6 things I learned about India

India is not for the faint of heart.

Patience is a virtue when traveling through India and you learn real quick you need to roll with the punches. Things won’t go the way you expect but that can be the best part of a trip sometimes. May I suggest reading “Holy Cow!: An Indian Adventure” Sarah MacDonald. I picked it up when I was in India its a hilarious and heartfelt journey though the country.

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If you are headed to India with the idea of relaxation because you think its going to all be like “Eat Pray Love” then you will be sadly mistaken. Unless you’re headed straight to an ashram.

Most cities in India are very congested.

You will have to fight not only pedestrians and vehicles but livestock, namely cows, to get through the streets. Traffic is consistent all day in major cities like Dehli and sometimes even going a short distance can try ones patience, If you need to be some where at a specific time leave early or just expect to be late. I’m sure most Indians won’t even notice as they themselves are rarely in a rush to be in a place. Time is abstract in India.

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WHAT IS EVEN GOING ON?

 

Let’s talk about the cows.

You’ll be stuck in traffic for an hour because a few of them have laid themselves in the middle of a two lane “highway.” You will not see how the entire country looks at them like they are holy. They have the run of the place and they seem to know it and use it to their advantage. They roam the streets in different levels of filth many of them look like they are starving. For a holy beast they aren’t well maintained.

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Where to plug in.

If you’re looking for the Internet I am sure you will find it in most places. However what you may not find is electricity. It is often inconsistent even in major cities. While in Varanasi I was in a large shopping mall and the power kept cutting out. As I started to panic I noticed that it phased none of the locals and they continued to shop in the darkness. In one town they told me that I could use the Internet at a small cafe in the village but that they only had electricity for about three hours a day.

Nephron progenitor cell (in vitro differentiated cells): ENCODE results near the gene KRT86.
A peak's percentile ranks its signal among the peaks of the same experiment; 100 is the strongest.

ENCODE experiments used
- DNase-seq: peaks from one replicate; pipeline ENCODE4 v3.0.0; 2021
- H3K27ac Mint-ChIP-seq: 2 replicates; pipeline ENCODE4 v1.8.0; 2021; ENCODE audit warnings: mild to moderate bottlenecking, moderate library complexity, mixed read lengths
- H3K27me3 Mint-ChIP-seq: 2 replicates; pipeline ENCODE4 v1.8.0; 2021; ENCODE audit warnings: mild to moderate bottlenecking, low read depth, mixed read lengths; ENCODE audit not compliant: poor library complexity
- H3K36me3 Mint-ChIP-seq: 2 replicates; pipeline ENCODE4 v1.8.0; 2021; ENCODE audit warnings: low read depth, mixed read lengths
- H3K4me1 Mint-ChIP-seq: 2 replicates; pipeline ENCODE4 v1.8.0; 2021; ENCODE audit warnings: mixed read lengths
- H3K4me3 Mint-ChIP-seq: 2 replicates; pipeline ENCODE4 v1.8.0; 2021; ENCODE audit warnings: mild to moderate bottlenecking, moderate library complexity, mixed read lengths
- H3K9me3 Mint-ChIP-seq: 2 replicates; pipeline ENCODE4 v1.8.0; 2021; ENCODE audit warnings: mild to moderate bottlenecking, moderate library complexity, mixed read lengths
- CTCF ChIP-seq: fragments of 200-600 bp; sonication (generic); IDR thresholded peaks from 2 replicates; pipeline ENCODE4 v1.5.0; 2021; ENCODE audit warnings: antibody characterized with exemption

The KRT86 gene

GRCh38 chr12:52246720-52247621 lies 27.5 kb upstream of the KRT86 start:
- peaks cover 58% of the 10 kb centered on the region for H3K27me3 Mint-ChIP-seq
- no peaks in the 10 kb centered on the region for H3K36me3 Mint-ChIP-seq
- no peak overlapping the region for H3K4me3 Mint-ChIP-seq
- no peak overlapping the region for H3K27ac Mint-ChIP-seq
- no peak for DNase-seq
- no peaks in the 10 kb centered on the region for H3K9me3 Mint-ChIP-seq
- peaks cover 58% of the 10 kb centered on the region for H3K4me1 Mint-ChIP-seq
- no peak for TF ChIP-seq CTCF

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A buggy day and night.

Another thing that you may have to get used to is, the bugs. They are everywhere and in abundance. From the second you step outside to the moment you go to bed at night they will be wit you. In your room , in the temple and everywhere in between. One day while praying in a temple a large bug that looked like a mix between a cricket and a roach crawled over my leg, I could no longer sit on the floor.

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In one newly renovated palace now hotel my bathroom had tons of tiny beetles all over it. When I made mention to the guide he shrugged and said there are more of them then us. Which I took as “deal with it.”

It’s getting hot in here.

In case you weren’t aware India is a harshly hot place to be. Some days especially in the summer it is too hot to go outside and no one does. I went in the fall and it was still upward of 85 degrees with high humidity. For the most part I enjoy heat but if you aren’t prepared it will knock you out. After walking around all day I was always happy to go back to the hotel for a cold coke and a nap. Air conditioning doesn’t happen in a lot of places. It is mostly a luxury for tourists. Escaping the heat can sometimes not be easy.

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BEST CHAI TEA HANDS DOWN!

 

Maybe all of these things turn you off.

It isn’t like bugs and traffic are my favorite things to deal with but if you are willing to put up with India’s eccentricities you will find magic all around you. There is so much more to this place then what simply meets the eye and behind every inconvenience is something new. Something you probably won’t ever experience again because this place is unlike any place you have ever been.

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